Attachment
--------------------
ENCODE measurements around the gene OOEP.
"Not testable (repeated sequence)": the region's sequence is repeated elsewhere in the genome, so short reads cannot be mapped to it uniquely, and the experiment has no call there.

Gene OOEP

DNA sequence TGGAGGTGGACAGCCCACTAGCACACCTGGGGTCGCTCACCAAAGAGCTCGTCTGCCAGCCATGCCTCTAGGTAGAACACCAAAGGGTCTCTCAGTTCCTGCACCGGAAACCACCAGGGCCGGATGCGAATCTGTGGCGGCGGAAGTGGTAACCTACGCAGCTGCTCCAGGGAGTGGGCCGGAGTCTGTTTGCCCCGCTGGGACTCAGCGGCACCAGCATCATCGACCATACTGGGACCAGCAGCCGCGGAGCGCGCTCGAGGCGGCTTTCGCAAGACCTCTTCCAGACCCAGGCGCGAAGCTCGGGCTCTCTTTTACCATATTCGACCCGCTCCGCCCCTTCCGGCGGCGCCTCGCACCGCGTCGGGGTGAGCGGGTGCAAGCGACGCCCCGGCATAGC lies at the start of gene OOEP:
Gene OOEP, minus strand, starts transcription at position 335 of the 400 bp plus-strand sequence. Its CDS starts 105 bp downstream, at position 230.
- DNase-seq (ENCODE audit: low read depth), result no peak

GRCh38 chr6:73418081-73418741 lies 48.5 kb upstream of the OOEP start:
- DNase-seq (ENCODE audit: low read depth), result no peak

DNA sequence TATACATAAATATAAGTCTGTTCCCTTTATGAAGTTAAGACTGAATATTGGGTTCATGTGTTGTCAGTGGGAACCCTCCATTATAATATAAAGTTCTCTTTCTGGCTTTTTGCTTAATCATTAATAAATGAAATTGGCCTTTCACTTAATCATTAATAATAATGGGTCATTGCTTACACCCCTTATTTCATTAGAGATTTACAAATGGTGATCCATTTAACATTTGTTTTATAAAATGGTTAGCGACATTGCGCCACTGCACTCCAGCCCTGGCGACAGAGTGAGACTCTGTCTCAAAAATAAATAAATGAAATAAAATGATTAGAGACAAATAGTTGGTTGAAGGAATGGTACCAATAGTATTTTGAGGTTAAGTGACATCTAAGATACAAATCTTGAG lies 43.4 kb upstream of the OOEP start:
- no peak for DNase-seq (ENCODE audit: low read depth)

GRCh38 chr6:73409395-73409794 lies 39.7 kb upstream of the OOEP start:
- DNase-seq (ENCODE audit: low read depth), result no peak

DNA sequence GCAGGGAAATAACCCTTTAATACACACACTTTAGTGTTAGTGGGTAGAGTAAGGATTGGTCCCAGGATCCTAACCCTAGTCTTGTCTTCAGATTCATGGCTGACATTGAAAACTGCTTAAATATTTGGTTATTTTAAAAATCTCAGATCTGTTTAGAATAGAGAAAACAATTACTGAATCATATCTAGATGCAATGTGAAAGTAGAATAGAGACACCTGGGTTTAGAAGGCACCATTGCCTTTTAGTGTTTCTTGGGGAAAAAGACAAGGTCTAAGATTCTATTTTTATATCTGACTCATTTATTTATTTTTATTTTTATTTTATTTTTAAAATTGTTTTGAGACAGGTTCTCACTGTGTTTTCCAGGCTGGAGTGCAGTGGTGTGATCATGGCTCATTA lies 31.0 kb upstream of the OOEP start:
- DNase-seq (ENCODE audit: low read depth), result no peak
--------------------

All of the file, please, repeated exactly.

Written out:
ENCODE measurements around the gene OOEP.
"Not testable (repeated sequence)": the region's sequence is repeated elsewhere in the genome, so short reads cannot be mapped to it uniquely, and the experiment has no call there.

Gene OOEP

DNA sequence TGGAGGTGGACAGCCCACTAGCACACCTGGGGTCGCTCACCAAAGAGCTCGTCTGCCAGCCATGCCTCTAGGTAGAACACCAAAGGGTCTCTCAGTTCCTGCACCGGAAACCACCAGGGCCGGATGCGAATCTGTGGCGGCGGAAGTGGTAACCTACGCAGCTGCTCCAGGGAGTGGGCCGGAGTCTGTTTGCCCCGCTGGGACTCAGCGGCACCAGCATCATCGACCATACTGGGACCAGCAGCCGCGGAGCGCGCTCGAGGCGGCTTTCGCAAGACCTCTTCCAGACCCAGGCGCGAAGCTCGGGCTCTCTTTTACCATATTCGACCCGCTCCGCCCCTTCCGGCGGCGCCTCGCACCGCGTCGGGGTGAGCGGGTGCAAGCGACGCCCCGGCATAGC lies at the start of gene OOEP:
Gene OOEP, minus strand, starts transcription at position 335 of the 400 bp plus-strand sequence. Its CDS starts 105 bp downstream, at position 230.
- DNase-seq (ENCODE audit: low read depth), result no peak

GRCh38 chr6:73418081-73418741 lies 48.5 kb upstream of the OOEP start:
- DNase-seq (ENCODE audit: low read depth), result no peak

DNA sequence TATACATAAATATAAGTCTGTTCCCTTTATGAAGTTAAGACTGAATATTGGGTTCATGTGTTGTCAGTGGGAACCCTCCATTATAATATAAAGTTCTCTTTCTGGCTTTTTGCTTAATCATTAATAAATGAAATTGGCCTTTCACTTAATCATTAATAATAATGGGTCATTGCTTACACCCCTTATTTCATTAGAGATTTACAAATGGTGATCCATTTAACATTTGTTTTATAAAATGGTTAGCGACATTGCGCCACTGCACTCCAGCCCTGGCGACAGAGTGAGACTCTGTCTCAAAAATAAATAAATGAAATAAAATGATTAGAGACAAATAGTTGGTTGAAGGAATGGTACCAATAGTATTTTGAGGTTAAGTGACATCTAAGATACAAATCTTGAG lies 43.4 kb upstream of the OOEP start:
- no peak for DNase-seq (ENCODE audit: low read depth)

GRCh38 chr6:73409395-73409794 lies 39.7 kb upstream of the OOEP start:
- DNase-seq (ENCODE audit: low read depth), result no peak

DNA sequence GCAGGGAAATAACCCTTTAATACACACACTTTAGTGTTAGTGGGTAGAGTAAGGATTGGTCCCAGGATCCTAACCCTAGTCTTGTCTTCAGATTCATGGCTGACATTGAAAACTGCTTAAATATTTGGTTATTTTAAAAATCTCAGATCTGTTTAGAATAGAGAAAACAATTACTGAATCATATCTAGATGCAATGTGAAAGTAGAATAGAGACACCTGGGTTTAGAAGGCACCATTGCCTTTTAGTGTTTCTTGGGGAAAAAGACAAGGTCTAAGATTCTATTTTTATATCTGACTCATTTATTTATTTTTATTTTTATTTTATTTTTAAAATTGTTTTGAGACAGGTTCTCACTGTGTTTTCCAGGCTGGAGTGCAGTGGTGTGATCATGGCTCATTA lies 31.0 kb upstream of the OOEP start:
- DNase-seq (ENCODE audit: low read depth), result no peak